You can't find the truth, you just pick the lie you like the

By semper_incomitatus, in 'English to Latin Translation', Dec 7, 2006.

  1. semper_incomitatus New Member

    "You can't find the truth, you just pick the lie you like the best."

    If someone could help me with this it would be greatly appreciated
  2. Iynx Consularis

    • Consularis
    Veritas non invenitur; deligas modo mendacium quod optime amas.

    Literally "The truth is not to be found; thou shouldst but choose the lie thou likest best".

    Others might well handle the matter differently. I chose to put the first and third verbs in the indicative, and the middle in the subjunctive, which makes sense to me. I was tempted to use an imperative in the middle: deliga modo mendacium, but went with the subjunctive.

    I am interested how others might approach this sentence.
  3. Andy Civis Illustris

    • Civis Illustris
    Location:
    Urbs Panamae
    Non potest veritam comperire, sed errorem quem mavis eligere

    I had never dealt with malo in this way before. Wow, what a verb!

    mālō
    māvīs
    māvult
    mā́lumus
    māvúltis
    mālunt

    It's... :brickwall: . But I guess a little complexity here and there never hurts.

    Oh, yeah. Here, I'm using error, -oris m. as uncertainty, lie, deception.

    Any corrections? I'm doubting the use of quem, but since Iynx used quod, I feel a little bit safe.
  4. QMF Civis Illustris

    • Civis Illustris
    Location:
    Virginia, US
    Andy-veritas is a third declension noun. Third declension nouns have all their forms except the nominative singular formed by working with the stem in the genitive singular (with exceptions, e.g., vis). In the case of veritas, the genitive singular is veritatis, so the accusative singular is veritatem.
    However, I don't even see what you are trying to say in the first clause, as there is no nominative to indicate it. If you are trying to say, "The truth cannot be found", it would be "veritas non potest comperiri" (comperiri is the passive infinitive). Were you trying to say "you can't..."? If so, the 2nd singular present of posse is potes, not potest.
    As for malle....it's magis+velle (I learned that on this forum :)) so it kind of works like velle. Pretty much wherever there's a "vo-" or a "ve-" (which appears in places like the present subjunctive) you substitute "ma-" and otherwise you just put "ma-" in front of the form, at least in the present indicative.
    And you still need an imperative or a 2nd singular subjunctive (used in a jussive sense, similar to "Let's..." in a way) in the second clause I would think.
    The use of quem is still correct however.
    If you wanted to use the "posse" to influence both infinitives, it would be very strongly advised to put it at or near the end (i.e., after the second infinitive) of the sentence, as otherwise you're trying to write in a...non-prosaic syntax.
    So if you're doing what I think you're doing, it would be:
    non veritatem comperire sed errorem quem mavis eligere potes.
    Which really doesn't reflect the English, as it is reflecting on the necessity of choosing the lie you prefer, as opposed to being able to choose it.
    In summary, I'm not sure what you're trying to say.
  5. Iynx Consularis

    • Consularis
    I'm afraid, qmf, that I'm going to split another hair here, but this one is, I think, well worth splitting.

    The term "stem" is used very inconsistently by many teachers and by grammarians. This is unfortunate, because it has in my opinion made learning the rudiments of the tongue a great deal harder and more confusing than it needs to be.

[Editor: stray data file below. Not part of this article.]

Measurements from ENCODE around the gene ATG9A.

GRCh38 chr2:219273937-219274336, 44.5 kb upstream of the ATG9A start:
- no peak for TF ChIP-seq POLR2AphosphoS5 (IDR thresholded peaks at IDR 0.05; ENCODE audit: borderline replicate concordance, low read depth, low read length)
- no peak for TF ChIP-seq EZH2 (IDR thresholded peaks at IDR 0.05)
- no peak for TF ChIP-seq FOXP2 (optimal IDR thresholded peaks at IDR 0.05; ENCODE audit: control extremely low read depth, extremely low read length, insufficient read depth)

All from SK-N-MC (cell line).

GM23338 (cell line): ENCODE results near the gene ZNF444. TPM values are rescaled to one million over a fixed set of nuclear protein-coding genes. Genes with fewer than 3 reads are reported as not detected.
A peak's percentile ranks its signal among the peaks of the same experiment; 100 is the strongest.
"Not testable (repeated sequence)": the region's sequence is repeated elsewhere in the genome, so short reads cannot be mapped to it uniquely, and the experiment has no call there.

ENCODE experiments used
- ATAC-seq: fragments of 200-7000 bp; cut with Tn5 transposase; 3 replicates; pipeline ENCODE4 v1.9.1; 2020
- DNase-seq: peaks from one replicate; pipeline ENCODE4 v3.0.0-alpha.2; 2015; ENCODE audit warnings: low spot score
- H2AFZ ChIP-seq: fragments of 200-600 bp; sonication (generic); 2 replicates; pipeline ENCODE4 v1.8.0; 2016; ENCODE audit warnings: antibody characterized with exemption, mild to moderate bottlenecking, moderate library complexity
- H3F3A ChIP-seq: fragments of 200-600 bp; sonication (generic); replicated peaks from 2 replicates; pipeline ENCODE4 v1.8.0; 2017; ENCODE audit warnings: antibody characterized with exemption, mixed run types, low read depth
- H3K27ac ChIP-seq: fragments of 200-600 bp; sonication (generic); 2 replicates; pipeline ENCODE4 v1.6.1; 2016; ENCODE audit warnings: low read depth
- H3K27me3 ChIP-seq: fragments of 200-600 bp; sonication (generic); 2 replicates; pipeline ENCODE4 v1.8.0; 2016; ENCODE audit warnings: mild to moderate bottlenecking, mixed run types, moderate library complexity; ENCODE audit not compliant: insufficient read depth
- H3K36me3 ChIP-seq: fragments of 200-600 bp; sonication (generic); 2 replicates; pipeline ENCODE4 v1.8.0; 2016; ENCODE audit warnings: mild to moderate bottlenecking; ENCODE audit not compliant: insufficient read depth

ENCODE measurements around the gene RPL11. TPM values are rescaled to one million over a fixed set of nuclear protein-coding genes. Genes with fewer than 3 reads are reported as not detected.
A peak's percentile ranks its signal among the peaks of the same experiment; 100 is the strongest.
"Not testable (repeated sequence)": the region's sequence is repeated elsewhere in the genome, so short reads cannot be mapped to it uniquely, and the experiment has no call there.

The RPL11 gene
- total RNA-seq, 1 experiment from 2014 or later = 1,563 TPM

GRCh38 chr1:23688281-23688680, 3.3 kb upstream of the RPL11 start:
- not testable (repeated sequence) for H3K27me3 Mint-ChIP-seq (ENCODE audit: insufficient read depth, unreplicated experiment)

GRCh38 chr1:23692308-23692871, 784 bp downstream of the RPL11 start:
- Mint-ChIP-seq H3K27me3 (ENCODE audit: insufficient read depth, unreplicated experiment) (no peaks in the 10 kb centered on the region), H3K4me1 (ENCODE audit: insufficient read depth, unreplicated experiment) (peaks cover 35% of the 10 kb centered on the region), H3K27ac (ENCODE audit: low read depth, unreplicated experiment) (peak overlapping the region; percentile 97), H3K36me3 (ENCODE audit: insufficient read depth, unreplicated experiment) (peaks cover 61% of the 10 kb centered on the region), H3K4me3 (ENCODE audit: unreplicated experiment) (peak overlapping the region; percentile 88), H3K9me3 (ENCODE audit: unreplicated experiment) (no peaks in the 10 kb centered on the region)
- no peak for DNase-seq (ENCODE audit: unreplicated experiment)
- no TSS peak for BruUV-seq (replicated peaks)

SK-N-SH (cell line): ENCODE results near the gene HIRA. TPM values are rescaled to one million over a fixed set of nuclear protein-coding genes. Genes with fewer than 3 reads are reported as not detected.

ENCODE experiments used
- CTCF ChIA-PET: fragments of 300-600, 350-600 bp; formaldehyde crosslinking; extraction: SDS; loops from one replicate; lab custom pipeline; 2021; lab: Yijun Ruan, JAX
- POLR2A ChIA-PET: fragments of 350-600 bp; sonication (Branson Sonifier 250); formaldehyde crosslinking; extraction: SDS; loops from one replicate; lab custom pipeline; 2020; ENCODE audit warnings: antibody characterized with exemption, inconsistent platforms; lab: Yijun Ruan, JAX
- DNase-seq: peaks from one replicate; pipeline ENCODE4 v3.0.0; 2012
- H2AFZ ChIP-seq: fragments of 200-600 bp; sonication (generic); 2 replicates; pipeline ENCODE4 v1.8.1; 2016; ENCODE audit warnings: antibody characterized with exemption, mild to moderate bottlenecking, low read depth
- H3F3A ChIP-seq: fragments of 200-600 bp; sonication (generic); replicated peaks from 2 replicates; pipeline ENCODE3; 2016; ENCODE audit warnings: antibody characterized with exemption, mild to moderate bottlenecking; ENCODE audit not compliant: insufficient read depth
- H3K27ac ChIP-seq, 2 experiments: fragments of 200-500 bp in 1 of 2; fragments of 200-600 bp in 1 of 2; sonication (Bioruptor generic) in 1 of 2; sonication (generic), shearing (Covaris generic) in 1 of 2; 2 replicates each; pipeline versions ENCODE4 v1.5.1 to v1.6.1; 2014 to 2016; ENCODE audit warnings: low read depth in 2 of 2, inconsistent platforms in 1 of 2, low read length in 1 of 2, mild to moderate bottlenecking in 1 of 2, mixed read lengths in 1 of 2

This is the way I look at it:

    1. One does not get the "stem" by amputating an ending from the genitive singular. One gets the "stem" by amputating an ending from the genitive plural. The "stem" of ars, artis (genitive plural artium) is not art-, it is arti-. This is why ars is called an i-stem. The ending-applied-to-the-stem is considered to be -um across the whole IIIrd Declension.

    2. Because there is a need to have a common vocabulary (in linguistics as in every other field of endeavor), I admit, reluctantly, that this matters; and the concepts involved do have a sensible underpinning in the (theoretical) history of the language. But if you are a beginning Latin student, just trying to learn to read and write the language, then this

    a. is nuts; and
    b. does not matter.

    3. What you care about is not the thing called the stem; what you care about is the thing I call the base. Definition? That part of the nomen that is invariant in declension, or better, most nearly invariant in declension. In the case of ars, this is art-. Note that in this conceptualization the endings-applied-to-the-base are different from the endings-applied-to-the-stem. It is the former that almost everyone naturally learns, even those people who insist on talking about the stem.

    4. When I first learned Latin, young and dumb as I was, even I had the wit to ask: if the stem is derived from the genitive plural, and almost all other forms are built on the stem, why don't they put the genitive plural of nouns in dictionaries? Now that I am older and perhaps slightly less dumb, I think I know the answer: almost no one actually makes forms that way. We almost all use what I call the base-- which may or may not be the same as the stem. (It's off-topic a little, but I do think it would be better if dictionaries did in fact list the genitive plural with the nominative singular of nouns, and if we taught and learned nouns that way. But that's not going to happen any time soon).
  6. Andy Civis Illustris

    • Civis Illustris
    Location:
    Urbs Panamae
    non veritatem comperire sed errorem quem mavis eligere potes

    :doh:

    Thank you. Though these little slip-ups can be a little :oops: , I stand back up knowing more than when I fell down.

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